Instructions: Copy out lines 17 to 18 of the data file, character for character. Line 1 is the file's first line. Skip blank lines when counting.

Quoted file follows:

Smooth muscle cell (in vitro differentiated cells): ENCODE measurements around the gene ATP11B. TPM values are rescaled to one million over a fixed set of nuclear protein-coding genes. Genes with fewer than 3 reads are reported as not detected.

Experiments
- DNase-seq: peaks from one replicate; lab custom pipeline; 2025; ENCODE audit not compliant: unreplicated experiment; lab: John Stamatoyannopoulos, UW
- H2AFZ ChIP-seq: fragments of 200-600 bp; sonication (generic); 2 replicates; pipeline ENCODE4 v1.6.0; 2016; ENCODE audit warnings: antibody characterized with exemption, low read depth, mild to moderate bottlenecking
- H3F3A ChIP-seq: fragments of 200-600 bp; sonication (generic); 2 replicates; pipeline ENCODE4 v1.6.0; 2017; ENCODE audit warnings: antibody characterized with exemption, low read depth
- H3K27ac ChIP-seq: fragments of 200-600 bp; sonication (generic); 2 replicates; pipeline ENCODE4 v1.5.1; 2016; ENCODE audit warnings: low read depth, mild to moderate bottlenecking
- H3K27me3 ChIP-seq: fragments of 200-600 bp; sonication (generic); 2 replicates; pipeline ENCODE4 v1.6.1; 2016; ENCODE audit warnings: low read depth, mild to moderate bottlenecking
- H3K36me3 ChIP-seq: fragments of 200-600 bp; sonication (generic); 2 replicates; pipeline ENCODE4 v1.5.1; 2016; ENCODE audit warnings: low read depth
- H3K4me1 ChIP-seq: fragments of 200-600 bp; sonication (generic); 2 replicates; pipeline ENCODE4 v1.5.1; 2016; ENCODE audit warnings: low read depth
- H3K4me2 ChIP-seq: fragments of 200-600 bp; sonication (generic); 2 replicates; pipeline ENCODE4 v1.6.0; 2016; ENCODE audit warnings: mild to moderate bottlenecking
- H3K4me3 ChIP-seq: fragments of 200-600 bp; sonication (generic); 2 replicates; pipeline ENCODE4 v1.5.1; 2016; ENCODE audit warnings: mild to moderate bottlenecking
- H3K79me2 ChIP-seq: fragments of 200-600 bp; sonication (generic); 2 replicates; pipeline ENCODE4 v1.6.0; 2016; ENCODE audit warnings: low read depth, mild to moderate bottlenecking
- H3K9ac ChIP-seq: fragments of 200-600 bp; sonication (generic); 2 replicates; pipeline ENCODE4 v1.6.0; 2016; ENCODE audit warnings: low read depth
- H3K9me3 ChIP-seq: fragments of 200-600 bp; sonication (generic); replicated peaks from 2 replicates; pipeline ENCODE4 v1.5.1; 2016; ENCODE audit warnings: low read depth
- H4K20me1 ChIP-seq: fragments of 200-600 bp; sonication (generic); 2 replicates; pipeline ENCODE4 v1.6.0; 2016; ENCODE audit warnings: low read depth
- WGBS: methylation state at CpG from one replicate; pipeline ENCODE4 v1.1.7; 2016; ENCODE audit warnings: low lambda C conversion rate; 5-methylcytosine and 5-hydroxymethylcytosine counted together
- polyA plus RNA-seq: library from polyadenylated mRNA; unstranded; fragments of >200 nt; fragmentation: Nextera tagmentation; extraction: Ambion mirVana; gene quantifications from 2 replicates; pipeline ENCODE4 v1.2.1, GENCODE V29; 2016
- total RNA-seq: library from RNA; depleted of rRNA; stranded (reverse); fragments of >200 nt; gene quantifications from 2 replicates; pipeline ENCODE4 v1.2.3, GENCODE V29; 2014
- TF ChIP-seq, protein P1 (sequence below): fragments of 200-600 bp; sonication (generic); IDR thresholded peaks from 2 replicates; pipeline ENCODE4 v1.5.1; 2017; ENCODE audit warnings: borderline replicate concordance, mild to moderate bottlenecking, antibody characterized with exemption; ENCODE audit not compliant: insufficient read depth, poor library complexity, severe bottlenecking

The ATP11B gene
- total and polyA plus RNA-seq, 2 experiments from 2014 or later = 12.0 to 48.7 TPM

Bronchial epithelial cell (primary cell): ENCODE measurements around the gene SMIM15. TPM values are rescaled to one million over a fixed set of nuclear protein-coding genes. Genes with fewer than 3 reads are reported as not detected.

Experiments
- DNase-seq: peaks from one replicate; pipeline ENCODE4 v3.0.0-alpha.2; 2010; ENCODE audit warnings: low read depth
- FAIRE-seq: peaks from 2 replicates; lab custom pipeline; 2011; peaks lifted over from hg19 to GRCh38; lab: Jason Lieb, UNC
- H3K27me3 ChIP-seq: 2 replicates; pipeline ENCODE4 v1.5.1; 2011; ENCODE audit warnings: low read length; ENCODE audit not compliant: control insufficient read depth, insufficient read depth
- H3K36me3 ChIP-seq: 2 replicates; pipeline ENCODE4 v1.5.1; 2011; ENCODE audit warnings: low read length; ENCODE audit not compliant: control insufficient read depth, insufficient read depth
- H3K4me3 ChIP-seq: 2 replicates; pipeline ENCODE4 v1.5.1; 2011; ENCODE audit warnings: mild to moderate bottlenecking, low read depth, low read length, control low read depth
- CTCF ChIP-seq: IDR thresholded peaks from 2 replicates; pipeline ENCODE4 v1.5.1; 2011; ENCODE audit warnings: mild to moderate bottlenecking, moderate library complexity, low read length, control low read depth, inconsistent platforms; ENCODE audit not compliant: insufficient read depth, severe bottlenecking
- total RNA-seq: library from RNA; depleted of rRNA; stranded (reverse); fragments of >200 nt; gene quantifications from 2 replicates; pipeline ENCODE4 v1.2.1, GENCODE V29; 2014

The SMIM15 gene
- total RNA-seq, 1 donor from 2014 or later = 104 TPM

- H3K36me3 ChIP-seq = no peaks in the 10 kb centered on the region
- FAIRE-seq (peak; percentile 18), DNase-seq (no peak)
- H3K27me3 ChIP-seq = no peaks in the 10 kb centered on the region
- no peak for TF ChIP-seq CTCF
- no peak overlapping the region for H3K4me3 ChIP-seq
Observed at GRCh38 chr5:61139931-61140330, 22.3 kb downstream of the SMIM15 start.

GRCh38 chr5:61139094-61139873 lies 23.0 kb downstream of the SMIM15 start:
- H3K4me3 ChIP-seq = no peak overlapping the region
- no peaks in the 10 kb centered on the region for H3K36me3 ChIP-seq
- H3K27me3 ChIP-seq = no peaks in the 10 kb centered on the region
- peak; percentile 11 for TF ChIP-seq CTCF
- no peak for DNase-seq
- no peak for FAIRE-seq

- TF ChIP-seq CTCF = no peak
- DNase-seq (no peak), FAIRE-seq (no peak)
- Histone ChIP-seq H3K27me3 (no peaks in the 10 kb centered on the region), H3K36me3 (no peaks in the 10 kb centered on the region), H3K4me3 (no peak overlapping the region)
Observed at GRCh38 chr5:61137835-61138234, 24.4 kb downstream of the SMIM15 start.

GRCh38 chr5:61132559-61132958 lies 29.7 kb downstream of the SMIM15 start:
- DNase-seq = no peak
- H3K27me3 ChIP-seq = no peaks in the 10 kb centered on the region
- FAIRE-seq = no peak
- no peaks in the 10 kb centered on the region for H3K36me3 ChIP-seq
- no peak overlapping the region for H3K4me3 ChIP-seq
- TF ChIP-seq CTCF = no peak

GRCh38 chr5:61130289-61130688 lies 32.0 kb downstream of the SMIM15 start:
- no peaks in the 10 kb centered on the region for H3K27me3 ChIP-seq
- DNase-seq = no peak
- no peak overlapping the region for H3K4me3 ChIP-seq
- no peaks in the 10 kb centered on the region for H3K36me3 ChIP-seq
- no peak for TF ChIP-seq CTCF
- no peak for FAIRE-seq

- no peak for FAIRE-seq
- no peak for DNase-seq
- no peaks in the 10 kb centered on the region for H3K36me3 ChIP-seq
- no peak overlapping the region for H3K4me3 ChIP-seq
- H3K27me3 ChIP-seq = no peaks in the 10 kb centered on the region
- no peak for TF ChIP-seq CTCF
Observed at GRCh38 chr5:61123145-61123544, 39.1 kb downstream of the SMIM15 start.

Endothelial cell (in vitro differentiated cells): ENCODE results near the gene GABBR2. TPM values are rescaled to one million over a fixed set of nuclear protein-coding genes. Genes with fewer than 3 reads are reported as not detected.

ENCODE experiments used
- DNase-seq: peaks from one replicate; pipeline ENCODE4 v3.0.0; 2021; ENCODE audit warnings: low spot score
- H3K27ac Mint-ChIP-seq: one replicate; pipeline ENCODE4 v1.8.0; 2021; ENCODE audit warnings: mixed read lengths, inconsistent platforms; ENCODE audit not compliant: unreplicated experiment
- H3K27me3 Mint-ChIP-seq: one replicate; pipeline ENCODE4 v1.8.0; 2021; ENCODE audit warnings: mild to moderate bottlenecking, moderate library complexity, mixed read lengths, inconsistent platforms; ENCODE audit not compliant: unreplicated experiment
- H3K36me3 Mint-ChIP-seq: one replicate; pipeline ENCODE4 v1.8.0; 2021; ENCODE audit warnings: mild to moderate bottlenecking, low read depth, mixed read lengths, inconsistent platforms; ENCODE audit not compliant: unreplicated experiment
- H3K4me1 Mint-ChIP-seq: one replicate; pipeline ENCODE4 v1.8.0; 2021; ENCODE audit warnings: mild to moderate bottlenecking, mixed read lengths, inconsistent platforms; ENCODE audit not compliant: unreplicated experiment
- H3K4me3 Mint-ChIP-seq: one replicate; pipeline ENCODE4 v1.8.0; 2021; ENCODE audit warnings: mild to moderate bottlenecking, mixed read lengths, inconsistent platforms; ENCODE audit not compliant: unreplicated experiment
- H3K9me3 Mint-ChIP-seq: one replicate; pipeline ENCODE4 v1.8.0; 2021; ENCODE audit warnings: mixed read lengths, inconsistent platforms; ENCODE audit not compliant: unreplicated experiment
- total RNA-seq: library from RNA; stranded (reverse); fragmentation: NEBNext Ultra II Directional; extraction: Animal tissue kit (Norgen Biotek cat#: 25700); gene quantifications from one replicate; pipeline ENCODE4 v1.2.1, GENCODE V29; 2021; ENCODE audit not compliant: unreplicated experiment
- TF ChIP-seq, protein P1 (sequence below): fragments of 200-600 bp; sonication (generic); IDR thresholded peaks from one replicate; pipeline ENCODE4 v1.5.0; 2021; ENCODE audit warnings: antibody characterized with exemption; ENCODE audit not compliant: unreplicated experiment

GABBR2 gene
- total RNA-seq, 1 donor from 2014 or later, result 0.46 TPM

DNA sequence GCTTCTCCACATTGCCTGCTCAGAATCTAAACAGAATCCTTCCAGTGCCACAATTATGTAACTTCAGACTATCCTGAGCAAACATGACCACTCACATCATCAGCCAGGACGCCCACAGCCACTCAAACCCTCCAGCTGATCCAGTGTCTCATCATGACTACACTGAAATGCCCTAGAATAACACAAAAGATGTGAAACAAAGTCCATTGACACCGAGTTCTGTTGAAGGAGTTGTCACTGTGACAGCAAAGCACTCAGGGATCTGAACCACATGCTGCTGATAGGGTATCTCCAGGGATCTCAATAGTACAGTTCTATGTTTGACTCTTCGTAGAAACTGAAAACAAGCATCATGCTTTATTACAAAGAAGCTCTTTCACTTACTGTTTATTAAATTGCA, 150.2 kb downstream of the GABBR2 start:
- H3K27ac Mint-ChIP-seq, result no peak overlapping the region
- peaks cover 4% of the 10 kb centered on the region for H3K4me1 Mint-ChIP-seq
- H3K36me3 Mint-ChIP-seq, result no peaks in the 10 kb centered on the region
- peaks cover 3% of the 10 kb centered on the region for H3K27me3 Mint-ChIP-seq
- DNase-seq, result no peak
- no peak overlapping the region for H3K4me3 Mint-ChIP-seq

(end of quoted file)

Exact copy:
- polyA plus RNA-seq: library from polyadenylated mRNA; unstranded; fragments of >200 nt; fragmentation: Nextera tagmentation; extraction: Ambion mirVana; gene quantifications from 2 replicates; pipeline ENCODE4 v1.2.1, GENCODE V29; 2016
- total RNA-seq: library from RNA; depleted of rRNA; stranded (reverse); fragments of >200 nt; gene quantifications from 2 replicates; pipeline ENCODE4 v1.2.3, GENCODE V29; 2014